Chapter 3 – Neshnala’s Saga: 1750-1800

Like anyone who has ever undergone a profound spiritual awakening, the Sauk Holy Man loved to talk about his transformation with anybody that would listen. Over campfires at night he would go on and on, speaking of the tree’s great power and the peace and joy it had brought to him.

Being a Holy Man meant he was known as the tribe’s “thinker,” the one who thought about the “why” questions that were difficult to answer, like what is our place here? Which meant, in turn, that the down-to-earth members of the tribe who were more focused on mundane day-to-day survival activities than those sorts of “big questions,” while they always treated him with deference and respect, also tended to shrug at his strange ideas and go on about their business.

So that when the Holy Man led pilgrimages of other tribe members up the difficult trail to the meadow to experience the tree for themselves, only a few actually went. And only a relatively few of those, perhaps because they, too, were “ready,” attested to having some form of spiritual experience – a “neesh-na-ha-a-la.”

Those few then told others, not only within the tribe, but with neighboring tribes, so that after just a couple of decades, tribes as far flung as the Cheyenne way to the north, the Lakota Sioux on the Great Plains in the west, and the Potawatomi near the great lake to the east had heard of the sacred tree in the Sauk’s territory.

From time-to-time a Holy Man, or a medicine man, or a chief from one of these neighboring tribes would make a pilgrimage to experience “neesh-na-ha-a-la” for themselves; even if they were from a tribe where there had been bad blood in the past, they were always welcomed.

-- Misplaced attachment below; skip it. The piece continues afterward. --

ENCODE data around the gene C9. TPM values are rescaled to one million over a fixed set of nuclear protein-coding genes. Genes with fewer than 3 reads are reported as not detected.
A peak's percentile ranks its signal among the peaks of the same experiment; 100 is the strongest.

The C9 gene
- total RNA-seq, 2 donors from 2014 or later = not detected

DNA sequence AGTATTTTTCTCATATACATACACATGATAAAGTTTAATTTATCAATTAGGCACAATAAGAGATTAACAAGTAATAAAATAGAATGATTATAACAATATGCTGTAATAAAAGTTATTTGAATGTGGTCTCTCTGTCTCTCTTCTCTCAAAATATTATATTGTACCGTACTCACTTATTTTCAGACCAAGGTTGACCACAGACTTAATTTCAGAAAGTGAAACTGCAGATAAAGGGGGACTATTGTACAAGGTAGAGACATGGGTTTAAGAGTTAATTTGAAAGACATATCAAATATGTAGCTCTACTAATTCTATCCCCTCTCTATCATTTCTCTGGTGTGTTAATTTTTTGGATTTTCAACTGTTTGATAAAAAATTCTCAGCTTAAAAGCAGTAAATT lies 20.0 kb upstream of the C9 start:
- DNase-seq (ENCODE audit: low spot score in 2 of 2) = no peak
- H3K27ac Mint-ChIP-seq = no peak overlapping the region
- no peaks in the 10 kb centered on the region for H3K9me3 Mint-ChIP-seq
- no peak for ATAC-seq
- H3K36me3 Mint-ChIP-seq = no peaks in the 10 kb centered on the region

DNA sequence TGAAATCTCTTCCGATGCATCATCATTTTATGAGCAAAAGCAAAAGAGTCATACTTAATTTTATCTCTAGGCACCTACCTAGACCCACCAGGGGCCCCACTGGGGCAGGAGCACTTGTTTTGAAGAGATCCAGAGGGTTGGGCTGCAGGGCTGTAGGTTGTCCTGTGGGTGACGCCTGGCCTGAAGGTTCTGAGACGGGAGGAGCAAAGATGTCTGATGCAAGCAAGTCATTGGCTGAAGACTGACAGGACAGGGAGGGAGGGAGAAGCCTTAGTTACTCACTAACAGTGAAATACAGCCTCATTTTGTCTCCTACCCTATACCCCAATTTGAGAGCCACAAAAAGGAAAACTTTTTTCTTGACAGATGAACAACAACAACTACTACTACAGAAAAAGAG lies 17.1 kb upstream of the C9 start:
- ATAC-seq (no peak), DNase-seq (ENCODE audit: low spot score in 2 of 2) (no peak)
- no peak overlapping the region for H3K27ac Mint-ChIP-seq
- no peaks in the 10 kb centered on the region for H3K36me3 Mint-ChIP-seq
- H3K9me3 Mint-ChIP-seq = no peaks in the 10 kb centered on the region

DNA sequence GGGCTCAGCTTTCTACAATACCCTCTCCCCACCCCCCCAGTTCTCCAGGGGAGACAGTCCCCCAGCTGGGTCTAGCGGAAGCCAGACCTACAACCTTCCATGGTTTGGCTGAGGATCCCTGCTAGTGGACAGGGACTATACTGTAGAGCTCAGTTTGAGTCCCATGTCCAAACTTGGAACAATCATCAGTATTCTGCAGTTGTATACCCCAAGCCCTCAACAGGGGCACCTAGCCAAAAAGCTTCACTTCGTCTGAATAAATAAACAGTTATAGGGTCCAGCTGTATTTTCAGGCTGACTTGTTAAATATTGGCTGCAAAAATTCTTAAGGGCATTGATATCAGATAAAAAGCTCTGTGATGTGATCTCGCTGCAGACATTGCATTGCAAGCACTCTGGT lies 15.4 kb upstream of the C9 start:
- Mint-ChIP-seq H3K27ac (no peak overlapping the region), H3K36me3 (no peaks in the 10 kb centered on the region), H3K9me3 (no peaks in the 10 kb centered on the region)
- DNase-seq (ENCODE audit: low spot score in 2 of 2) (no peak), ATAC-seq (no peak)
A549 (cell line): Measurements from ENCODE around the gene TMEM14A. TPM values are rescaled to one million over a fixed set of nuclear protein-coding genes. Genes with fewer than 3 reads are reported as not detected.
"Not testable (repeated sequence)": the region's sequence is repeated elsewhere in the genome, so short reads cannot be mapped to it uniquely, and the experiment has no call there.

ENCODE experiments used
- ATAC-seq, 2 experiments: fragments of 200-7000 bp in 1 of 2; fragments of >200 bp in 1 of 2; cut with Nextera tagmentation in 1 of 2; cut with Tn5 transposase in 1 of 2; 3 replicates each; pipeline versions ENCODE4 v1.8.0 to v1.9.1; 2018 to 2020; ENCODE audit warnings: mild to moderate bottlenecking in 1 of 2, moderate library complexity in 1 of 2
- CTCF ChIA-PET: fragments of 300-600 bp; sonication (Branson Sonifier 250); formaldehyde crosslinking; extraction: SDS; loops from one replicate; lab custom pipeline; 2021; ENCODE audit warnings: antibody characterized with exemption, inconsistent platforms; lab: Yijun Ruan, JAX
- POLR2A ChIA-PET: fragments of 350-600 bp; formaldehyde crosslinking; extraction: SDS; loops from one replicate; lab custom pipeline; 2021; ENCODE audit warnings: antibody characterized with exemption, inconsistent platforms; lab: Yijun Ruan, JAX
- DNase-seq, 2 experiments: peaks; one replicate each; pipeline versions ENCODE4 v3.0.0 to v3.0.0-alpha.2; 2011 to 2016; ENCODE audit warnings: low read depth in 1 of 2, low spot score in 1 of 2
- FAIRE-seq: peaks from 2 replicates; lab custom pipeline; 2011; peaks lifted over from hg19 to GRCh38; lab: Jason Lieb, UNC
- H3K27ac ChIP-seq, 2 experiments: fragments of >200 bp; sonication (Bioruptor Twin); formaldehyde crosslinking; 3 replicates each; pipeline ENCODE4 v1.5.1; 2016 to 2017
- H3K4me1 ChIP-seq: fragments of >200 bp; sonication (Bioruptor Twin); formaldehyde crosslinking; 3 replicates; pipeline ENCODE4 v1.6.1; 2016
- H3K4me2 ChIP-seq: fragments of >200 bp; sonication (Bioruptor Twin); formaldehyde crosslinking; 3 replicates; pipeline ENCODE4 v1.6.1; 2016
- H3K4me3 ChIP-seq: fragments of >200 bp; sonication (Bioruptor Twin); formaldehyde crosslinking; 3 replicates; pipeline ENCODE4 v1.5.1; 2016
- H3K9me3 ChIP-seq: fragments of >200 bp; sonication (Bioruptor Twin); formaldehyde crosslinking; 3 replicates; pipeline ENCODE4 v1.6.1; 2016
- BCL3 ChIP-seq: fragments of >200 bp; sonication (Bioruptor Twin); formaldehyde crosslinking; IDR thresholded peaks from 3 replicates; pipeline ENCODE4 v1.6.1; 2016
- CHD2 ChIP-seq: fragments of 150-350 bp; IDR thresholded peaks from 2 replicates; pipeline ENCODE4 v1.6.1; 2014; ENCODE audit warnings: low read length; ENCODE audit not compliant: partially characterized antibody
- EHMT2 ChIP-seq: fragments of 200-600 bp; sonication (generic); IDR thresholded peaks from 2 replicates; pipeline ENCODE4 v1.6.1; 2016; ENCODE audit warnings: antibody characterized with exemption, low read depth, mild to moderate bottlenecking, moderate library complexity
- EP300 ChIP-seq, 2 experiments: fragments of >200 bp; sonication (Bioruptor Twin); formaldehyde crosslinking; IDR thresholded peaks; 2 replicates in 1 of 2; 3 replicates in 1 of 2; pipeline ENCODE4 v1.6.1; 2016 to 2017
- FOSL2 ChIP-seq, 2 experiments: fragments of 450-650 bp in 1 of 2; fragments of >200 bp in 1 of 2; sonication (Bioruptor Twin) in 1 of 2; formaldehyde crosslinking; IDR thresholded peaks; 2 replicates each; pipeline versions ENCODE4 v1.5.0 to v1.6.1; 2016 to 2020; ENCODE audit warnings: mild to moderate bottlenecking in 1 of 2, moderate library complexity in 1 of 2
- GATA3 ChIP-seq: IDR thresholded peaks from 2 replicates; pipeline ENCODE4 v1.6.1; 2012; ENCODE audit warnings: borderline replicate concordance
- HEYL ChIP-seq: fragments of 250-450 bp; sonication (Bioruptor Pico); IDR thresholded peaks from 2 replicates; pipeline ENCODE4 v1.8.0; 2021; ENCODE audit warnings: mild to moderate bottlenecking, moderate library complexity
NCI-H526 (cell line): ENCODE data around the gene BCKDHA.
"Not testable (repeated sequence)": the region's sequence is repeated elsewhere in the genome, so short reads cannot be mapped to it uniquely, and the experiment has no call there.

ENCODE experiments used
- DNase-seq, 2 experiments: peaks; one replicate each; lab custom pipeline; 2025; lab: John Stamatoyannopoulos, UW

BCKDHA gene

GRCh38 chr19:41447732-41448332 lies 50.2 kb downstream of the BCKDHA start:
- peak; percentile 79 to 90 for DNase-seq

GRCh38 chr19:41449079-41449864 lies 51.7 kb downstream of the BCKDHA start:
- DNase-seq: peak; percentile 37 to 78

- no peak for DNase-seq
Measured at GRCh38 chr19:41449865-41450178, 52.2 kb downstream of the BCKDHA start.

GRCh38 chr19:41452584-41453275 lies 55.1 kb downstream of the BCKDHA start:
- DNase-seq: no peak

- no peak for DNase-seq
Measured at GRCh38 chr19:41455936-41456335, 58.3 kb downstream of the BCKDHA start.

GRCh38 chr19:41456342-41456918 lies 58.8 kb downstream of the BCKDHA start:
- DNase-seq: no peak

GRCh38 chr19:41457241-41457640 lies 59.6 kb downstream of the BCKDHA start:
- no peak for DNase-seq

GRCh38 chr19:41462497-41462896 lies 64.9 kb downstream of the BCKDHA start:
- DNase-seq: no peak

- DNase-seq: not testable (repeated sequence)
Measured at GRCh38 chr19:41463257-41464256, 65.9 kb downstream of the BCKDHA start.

Through the 1780s and 90s, what had earlier been more or less rare contacts with white men in what was still pretty much a wilderness − a once or twice a year visit for trading purposes, perhaps an occasional encounter while on a hunt – turned into a steady, if small trickle, and word of the sacred tree began to seep outside of the Native American communities; however, being both ethnocentric and arrogant, the whites tended to be dismissive of any suggestion the Indians could in any way be truly religious or spiritual.

“Hell, every rock or tree seems to be sacred to those people,” they’d sniff. It was a mindset that would prevail among the whites for well over a century and greatly affect the tree’s future fortunes.

To be continued…

(C) 2018 Dave Lager